Humility: A Baseline Virtue - 96five Family Radio

Humility: A Baseline Virtue

What might it mean if we approached life with humility – not knowing everything, but being open to others, open to life, and open to God?

By Brian HarrisThursday 16 May 2024FaithReading Time: 4 minutes

I imagine you have heard the usual quips about humility, often of the “I’m the most humble person I know,” variety.

While we might smile at the quandary the “are you humble?” question places us in (if you answer yes, it means no; and no means yes) it’s still worth asking. Perhaps it’s not about rating ourself on this virtue, but thinking about why it matters.

There is of course a case to be made against humility.

It can mean struggling with a sense of unworthiness, or of feeling second rate – or a downright failure. There is no virtue in that, especially when we do good things, and consider them of no consequence. It’s especially disappointing when out of a false sense of humility we decline invitations to participate, thinking we have little or nothing to offer, and that it is best to make way for our more confident peers. The trouble is that the most confident are not always the most able, and I’ve seen many instances when groups have put up with a sub-standard but confident performance, while a more talented person sits unacknowledged and inactive in the room. That’s to everyone’s loss.

Sometimes people also suffer from false humility, proclaiming that what they do is of little worth or value, but then you see the way they interact with others and quickly recognise that they are dismissive, arrogant and unappreciative of what others bring. There is no value in humility as pretence.

Humility as ‘Sober Judgment’

But just because we sometimes have unhelpful images of humility, does not undermine its value. Perhaps we can think of humility as starting with what Romans 12:3 calls “sober judgment” – “Do not think of yourself more highly than you ought, but rather think of yourself with sober judgment…” I love the image. It is about sitting back and carefully evaluating. What do I do well? What not so well? What about my inner world?

The inner world question is an important one. In the Sermon on the Mount Jesus introduces an essentially new and penetrating tool for ethical evaluation. It’s our inner world and inner motivation. With astonishing insight he moves the questions of murder and adultery into the realm of the anger and lust within (Matt 5:21-30). He invites far deeper personal reflection – sober judgment if you will. Few of us come out squeaky clean.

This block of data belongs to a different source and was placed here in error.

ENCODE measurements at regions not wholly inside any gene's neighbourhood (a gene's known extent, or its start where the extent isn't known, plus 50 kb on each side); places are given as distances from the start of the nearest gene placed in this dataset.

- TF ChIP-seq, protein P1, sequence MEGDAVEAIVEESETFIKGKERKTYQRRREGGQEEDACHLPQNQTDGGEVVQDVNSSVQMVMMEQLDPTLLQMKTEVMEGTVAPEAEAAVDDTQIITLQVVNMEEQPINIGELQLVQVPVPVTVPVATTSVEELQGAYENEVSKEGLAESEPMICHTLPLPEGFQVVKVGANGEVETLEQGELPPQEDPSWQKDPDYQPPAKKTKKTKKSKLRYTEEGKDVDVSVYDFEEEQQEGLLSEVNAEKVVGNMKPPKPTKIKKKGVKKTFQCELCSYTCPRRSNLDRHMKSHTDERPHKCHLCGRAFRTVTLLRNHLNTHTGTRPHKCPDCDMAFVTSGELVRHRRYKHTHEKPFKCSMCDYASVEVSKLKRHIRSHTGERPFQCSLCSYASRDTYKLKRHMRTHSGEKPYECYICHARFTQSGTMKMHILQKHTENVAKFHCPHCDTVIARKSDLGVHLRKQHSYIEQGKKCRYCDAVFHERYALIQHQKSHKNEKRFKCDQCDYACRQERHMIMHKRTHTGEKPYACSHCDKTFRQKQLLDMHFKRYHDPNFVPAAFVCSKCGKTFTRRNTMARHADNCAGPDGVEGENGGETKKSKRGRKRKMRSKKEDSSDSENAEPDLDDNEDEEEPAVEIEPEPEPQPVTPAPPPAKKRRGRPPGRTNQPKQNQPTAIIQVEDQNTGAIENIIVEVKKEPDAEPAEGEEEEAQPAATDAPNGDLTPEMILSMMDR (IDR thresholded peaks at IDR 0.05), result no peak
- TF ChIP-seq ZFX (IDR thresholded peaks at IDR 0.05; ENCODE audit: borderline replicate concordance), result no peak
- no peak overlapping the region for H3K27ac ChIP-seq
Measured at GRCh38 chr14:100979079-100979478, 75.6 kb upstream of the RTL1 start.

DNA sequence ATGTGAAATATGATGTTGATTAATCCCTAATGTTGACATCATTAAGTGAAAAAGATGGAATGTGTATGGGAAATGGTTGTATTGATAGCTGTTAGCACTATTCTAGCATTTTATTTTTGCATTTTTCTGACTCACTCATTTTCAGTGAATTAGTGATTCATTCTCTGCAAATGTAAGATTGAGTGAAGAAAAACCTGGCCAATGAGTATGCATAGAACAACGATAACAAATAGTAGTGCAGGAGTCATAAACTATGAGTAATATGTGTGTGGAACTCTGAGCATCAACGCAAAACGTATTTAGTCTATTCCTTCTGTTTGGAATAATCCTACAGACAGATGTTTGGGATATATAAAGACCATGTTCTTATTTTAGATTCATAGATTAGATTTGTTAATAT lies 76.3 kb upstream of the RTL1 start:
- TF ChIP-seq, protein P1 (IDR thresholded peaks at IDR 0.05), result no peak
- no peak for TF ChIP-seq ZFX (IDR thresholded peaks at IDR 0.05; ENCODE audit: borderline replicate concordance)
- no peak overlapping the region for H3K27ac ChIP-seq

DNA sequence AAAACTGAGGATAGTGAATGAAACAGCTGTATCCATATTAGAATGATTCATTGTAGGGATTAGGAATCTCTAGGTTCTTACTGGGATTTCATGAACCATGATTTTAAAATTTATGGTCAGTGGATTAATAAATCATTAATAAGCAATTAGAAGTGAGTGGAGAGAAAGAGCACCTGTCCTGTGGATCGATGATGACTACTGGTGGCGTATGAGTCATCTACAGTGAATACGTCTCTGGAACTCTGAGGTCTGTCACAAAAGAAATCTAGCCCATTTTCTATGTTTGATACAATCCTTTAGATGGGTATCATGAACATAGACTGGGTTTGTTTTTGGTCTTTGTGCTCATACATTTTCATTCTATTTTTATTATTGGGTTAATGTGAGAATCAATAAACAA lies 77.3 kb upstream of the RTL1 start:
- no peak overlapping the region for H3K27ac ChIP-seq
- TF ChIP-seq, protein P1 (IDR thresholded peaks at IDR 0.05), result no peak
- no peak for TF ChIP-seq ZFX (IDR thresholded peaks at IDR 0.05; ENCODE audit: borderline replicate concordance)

Humility goes alongside a good understanding of the Bible’s most common word for sin, hamartia. It essentially means to miss the mark.

While many are offended at the Bible’s insistence that we are all sinners, most often it is reminding us that we miss the mark of our creation. Made in the image of God, we fall short of that image over and over again. While on the one hand that should cause sorrow and repentance, at another level it’s a strange compliment. God is confident we can do better! When we sometimes think, “I’ve been made for more” or “I’m better than this” – the Bible quietly agrees, and advocates that we stop missing the mark and take seriously all God has called us to be and to do. We do that despite knowing that hamartia is our common experience. We do it because we know hamartia finds forgiveness at the Cross of Jesus. Knowing that forgiveness and the offer of a fresh start comes from beyond ourself leads to a natural posture of humility.

Why Humility Makes a Difference

There are many common sense reasons why humility works in practice.

  1. It takes humility to listen well (as opposed to thinking we already know).
  2. It takes humility to ask how we can do better (for the question reflects our insight that things could be better).
  3. It takes humility to recognise that the good of the group might be served better by someone else, and that it is appropriate to make space for others.
  4. It takes humility to be curious – because curiosity implies that I don’t already know.
  5. It takes humility to accept feedback – especially when the feedback is not complimentary, but might be critical for our growth.
  6. It takes humility to be gentle with others when they err – for the humble know how often they have been in that place as well.
  7. It takes humility to be approachable – for it is hard to draw close to another when you sense the barrier of arrogance that they have erected.
  8. It takes humility to be a little more like Jesus, for as Paul quotes from an ancient song of the church: “Your attitude should be the same as that of Christ Jesus: Who being in very nature God, did not consider equality with God something to be grasped, but made himself nothing, taking the very nature of a servant, being made in human likeness, and being found in appearance as a man, he humbled himself and became obedient to death – even death on a cross!” (Phil 2:5-8)

He humbled himself… if that was a choice Jesus made, perhaps we should make it as well. What might it mean if we approached life with humility – not knowing everything, but being open to others, open to life, and open to God? Perhaps we’d be humble enough to really grow.


Article supplied with thanks to Brian Harris.

About the Author: Brian is a speaker, teacher, leader, writer, author and respected theologian who is founding director of the AVENIR Leadership Institute, fostering leaders who will make a positive impact on the world.

Feature image: Photo by Priscilla Du Preez ?? on Unsplash